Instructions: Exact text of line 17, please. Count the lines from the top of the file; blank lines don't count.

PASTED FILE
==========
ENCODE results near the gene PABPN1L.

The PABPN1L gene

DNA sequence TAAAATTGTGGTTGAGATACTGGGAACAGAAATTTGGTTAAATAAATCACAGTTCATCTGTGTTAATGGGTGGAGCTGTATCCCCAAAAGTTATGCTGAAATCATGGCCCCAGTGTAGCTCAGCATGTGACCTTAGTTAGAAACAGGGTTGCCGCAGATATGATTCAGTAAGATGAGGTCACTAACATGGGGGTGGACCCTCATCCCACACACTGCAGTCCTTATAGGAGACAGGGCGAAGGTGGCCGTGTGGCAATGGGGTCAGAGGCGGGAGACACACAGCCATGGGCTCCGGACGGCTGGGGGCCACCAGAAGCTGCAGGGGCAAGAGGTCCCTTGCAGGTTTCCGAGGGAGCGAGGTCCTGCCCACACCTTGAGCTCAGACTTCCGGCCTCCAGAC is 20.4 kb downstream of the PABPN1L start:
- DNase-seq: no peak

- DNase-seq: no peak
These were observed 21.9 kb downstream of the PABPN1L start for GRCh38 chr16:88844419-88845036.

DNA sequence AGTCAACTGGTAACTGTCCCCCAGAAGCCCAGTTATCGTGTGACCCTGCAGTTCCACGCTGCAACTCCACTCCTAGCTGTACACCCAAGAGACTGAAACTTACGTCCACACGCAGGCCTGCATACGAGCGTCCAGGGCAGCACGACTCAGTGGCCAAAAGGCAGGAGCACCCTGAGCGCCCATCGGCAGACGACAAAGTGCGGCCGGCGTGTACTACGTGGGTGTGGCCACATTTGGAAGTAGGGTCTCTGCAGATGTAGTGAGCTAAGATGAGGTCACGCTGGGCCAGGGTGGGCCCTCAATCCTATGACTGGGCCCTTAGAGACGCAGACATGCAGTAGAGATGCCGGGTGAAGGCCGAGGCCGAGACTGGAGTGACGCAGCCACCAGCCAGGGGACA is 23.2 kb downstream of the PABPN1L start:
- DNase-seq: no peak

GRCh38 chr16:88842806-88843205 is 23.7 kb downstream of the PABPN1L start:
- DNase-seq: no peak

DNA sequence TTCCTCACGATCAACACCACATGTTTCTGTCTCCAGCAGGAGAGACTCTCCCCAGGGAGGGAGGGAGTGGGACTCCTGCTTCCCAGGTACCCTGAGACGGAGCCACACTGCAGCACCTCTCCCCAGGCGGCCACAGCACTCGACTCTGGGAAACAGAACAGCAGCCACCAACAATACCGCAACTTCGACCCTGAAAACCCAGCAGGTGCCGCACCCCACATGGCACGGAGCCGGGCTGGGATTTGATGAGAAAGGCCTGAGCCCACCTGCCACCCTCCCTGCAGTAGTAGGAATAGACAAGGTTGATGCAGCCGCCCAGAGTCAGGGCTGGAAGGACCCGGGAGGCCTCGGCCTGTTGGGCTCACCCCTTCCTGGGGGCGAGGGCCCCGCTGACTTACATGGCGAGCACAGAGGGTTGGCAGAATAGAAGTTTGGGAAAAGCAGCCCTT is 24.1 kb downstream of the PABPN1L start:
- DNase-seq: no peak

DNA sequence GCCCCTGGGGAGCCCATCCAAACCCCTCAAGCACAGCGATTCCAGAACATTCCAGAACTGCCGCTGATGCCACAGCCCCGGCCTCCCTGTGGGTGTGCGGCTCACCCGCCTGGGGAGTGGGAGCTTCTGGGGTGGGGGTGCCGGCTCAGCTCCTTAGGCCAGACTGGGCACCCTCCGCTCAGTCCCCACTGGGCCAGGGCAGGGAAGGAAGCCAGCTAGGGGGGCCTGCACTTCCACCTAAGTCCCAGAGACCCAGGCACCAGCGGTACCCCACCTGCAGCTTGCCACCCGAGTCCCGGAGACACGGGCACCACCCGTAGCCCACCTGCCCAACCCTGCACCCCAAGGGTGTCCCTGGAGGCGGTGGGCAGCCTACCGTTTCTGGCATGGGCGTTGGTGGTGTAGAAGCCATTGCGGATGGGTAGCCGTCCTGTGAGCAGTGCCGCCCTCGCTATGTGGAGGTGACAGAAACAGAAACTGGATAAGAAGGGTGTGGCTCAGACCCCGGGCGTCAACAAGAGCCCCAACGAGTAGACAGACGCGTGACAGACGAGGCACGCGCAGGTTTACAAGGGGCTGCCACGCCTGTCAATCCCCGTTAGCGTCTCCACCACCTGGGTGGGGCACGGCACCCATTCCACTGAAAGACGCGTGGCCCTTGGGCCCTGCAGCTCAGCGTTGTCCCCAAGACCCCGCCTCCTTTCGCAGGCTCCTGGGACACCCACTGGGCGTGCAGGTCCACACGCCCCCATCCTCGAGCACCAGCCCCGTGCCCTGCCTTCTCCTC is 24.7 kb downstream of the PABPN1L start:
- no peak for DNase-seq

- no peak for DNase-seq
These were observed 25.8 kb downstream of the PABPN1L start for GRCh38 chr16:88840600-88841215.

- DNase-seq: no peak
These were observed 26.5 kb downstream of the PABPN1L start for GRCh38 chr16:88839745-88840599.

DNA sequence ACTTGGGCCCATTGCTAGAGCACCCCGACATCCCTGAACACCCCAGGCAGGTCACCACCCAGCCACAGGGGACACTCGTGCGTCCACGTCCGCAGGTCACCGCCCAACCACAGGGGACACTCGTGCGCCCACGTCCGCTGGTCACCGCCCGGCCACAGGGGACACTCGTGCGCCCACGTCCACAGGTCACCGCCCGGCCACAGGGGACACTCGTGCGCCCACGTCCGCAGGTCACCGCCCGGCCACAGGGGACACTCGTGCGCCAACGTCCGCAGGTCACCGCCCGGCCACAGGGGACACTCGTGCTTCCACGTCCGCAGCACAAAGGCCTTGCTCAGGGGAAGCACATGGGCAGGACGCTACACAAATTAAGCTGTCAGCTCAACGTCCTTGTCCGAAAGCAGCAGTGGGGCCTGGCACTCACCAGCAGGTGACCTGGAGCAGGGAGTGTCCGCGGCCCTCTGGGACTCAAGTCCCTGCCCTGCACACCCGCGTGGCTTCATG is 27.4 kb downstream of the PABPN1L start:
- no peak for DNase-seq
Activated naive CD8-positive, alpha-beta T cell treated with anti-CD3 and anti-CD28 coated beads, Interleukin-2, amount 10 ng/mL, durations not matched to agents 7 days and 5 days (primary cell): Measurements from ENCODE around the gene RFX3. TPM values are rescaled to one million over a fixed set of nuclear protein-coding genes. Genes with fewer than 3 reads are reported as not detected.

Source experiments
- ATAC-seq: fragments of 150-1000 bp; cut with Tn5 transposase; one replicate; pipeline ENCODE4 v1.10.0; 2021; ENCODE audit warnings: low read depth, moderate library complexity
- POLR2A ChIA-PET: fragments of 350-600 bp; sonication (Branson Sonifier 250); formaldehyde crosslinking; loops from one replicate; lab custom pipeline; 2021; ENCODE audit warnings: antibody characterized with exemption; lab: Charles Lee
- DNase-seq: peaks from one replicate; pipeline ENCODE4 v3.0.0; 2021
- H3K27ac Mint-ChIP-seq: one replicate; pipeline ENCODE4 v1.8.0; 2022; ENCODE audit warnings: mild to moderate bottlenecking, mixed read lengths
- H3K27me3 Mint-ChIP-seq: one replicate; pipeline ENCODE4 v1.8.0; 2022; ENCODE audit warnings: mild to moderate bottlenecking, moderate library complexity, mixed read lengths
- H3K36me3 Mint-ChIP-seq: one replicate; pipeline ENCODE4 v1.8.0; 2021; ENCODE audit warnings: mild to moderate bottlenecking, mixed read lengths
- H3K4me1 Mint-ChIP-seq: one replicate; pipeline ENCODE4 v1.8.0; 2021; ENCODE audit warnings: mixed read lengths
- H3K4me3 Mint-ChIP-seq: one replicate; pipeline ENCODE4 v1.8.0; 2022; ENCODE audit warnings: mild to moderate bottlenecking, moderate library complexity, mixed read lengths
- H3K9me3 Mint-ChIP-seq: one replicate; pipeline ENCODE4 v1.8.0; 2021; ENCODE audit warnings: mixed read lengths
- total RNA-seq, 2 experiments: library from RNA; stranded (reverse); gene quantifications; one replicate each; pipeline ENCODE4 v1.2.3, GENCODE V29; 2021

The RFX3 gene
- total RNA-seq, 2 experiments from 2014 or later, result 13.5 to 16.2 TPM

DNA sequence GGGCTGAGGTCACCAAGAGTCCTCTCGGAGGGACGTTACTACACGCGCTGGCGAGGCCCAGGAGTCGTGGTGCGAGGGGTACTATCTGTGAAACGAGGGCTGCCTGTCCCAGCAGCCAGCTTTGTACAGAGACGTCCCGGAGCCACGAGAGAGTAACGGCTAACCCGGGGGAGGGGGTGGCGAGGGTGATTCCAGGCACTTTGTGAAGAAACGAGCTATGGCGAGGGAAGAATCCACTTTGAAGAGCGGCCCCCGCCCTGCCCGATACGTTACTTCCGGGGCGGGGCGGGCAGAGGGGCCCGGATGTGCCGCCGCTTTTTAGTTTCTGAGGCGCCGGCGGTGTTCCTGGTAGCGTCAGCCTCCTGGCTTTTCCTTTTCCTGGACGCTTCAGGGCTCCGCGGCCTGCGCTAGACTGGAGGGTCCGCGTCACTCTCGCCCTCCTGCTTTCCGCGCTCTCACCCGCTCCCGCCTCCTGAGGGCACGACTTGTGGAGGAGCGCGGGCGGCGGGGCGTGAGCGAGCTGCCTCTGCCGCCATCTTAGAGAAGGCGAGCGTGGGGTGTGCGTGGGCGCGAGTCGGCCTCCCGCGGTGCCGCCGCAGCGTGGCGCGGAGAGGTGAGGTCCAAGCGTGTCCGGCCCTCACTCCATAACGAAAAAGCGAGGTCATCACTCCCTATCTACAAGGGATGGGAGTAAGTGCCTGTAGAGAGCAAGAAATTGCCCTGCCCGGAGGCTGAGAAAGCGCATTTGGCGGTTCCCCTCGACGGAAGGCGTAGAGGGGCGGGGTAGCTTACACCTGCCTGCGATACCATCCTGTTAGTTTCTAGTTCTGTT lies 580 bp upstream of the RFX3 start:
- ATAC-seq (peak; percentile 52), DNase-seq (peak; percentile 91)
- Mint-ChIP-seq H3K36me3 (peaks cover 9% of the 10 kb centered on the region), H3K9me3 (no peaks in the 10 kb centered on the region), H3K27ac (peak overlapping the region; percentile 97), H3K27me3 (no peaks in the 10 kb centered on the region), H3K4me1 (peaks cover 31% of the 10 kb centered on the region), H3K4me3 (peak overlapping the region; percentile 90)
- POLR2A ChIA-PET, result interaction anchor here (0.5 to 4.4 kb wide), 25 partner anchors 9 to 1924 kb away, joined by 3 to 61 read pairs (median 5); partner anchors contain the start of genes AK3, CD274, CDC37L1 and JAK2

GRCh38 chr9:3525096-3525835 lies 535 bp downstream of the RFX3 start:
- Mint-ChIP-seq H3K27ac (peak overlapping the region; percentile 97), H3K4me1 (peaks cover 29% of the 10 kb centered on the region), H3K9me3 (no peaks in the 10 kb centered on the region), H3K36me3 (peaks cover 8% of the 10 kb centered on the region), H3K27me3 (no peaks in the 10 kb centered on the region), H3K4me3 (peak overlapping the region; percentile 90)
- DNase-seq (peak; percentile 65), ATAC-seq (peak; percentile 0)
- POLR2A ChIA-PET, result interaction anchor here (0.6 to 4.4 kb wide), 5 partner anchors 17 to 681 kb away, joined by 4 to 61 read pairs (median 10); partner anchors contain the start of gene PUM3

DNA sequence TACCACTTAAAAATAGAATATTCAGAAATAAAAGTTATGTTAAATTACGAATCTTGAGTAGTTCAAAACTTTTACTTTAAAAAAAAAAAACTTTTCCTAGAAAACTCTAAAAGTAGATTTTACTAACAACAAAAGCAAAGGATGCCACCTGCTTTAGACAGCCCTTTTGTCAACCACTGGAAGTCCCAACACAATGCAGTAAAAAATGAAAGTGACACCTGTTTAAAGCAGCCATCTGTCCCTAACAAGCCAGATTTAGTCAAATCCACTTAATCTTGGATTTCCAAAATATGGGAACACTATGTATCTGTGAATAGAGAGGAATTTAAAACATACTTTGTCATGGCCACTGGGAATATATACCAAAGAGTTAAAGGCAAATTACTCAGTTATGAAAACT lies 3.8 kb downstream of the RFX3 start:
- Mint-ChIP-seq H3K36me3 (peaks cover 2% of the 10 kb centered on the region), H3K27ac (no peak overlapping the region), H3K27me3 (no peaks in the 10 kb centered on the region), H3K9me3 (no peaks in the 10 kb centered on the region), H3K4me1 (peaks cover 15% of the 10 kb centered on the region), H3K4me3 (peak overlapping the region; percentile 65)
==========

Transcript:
- DNase-seq: no peak